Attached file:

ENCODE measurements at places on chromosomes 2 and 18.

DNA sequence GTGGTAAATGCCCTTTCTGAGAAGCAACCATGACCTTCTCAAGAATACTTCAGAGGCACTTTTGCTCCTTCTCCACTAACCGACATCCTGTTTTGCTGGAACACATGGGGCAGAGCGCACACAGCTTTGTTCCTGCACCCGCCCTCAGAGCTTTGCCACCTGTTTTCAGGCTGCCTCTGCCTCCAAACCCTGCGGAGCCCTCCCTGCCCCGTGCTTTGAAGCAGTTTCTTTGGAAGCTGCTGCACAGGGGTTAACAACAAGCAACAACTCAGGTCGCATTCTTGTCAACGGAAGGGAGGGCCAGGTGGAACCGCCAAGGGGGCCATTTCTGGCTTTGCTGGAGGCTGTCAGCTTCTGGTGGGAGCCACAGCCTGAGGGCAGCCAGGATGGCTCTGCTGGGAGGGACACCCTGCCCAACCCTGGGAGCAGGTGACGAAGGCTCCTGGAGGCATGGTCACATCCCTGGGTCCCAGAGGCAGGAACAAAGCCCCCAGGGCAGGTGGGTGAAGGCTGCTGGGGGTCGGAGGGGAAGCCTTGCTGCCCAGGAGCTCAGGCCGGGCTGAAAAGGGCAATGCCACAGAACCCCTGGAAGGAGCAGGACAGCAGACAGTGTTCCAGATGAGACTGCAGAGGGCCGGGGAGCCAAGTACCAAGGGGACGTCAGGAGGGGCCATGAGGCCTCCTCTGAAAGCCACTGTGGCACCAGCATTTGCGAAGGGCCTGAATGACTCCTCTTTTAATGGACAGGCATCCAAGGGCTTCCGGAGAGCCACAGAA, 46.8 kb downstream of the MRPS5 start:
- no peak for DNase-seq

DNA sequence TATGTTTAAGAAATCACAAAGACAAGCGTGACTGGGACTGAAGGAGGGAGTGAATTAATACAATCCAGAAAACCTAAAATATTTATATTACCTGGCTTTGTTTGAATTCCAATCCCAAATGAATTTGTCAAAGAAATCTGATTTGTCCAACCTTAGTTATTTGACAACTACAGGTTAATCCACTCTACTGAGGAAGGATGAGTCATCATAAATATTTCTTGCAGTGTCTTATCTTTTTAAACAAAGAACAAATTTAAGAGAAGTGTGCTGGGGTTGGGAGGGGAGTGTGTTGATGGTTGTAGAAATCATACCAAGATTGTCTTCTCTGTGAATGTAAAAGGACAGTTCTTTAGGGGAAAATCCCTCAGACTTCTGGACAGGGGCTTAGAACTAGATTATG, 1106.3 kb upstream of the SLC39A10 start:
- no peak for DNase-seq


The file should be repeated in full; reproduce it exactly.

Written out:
ENCODE measurements at places on chromosomes 2 and 18.

DNA sequence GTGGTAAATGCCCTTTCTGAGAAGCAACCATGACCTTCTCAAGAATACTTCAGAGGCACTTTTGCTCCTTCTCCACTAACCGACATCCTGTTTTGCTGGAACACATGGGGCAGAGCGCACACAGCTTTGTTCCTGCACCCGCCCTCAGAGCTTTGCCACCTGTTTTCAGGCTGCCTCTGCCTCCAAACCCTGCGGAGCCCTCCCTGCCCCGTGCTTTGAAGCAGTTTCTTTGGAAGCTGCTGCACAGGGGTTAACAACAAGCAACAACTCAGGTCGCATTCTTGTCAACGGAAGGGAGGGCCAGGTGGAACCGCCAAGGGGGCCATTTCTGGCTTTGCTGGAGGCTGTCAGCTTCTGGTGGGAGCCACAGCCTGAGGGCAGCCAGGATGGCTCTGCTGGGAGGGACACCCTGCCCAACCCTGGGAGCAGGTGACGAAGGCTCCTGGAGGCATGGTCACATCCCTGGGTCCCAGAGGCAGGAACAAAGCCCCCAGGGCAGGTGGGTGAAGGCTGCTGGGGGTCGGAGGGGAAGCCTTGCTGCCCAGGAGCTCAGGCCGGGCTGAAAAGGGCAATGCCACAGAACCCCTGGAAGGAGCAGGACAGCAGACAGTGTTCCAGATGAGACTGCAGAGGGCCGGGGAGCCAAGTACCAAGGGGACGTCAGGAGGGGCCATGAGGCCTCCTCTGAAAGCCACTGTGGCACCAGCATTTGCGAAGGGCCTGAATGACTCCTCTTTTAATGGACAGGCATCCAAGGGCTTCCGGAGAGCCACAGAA, 46.8 kb downstream of the MRPS5 start:
- no peak for DNase-seq

DNA sequence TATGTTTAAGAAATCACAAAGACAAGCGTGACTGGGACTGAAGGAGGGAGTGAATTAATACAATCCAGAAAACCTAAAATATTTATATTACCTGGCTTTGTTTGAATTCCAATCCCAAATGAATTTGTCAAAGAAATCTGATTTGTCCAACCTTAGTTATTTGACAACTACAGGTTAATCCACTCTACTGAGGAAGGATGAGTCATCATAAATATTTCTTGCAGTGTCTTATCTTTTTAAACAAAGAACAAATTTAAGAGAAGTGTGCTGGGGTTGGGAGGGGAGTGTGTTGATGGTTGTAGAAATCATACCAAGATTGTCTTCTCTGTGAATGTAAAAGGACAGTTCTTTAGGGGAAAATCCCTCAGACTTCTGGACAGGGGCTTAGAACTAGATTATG, 1106.3 kb upstream of the SLC39A10 start:
- no peak for DNase-seq